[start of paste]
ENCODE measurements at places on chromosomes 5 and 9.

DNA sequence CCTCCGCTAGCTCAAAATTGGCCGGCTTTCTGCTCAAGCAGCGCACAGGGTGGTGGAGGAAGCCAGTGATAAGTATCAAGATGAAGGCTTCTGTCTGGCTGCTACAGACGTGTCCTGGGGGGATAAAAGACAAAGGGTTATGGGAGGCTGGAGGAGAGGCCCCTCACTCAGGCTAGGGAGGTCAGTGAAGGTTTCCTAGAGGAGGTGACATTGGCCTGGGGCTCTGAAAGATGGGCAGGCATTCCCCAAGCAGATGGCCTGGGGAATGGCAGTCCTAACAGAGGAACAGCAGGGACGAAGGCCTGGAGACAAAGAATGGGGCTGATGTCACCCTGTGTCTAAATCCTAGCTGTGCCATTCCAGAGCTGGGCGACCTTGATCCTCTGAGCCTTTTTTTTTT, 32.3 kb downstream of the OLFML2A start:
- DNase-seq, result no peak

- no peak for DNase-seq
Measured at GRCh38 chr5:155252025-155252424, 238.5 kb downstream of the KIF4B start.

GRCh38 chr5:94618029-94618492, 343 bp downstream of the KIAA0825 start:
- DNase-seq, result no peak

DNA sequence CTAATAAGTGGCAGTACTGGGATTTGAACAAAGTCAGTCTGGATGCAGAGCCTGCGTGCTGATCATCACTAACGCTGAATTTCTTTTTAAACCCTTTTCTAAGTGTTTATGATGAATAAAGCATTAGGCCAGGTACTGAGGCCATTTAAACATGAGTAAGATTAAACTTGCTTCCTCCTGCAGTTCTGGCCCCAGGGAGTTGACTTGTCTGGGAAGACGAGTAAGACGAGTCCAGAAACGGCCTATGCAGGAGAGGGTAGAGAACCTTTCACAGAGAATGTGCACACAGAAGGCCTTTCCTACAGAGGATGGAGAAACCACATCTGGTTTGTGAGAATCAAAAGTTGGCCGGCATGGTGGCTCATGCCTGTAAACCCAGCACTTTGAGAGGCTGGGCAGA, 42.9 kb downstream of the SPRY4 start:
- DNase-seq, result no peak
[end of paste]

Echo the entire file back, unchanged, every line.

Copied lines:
ENCODE measurements at places on chromosomes 5 and 9.

DNA sequence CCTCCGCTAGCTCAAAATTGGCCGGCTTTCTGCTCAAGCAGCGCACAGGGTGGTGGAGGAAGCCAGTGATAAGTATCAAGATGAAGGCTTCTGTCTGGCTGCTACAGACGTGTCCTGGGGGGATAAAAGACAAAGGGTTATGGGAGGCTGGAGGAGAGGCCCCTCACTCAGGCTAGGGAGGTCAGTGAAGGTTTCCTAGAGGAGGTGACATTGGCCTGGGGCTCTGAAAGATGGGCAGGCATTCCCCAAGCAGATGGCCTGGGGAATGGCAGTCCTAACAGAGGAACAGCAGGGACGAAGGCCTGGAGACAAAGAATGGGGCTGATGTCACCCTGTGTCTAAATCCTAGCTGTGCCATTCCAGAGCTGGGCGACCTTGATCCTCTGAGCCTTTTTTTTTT, 32.3 kb downstream of the OLFML2A start:
- DNase-seq, result no peak

- no peak for DNase-seq
Measured at GRCh38 chr5:155252025-155252424, 238.5 kb downstream of the KIF4B start.

GRCh38 chr5:94618029-94618492, 343 bp downstream of the KIAA0825 start:
- DNase-seq, result no peak

DNA sequence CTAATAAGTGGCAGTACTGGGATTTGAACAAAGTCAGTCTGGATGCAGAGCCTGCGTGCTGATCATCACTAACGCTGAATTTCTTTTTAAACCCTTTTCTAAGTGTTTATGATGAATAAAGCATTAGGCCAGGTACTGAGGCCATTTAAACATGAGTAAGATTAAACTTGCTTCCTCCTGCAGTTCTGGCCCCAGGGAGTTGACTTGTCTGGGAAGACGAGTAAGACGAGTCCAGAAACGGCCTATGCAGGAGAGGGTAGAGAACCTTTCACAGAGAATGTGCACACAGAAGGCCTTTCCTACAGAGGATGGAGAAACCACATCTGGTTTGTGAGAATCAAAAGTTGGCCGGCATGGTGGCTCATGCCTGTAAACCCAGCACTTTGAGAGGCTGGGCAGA, 42.9 kb downstream of the SPRY4 start:
- DNase-seq, result no peak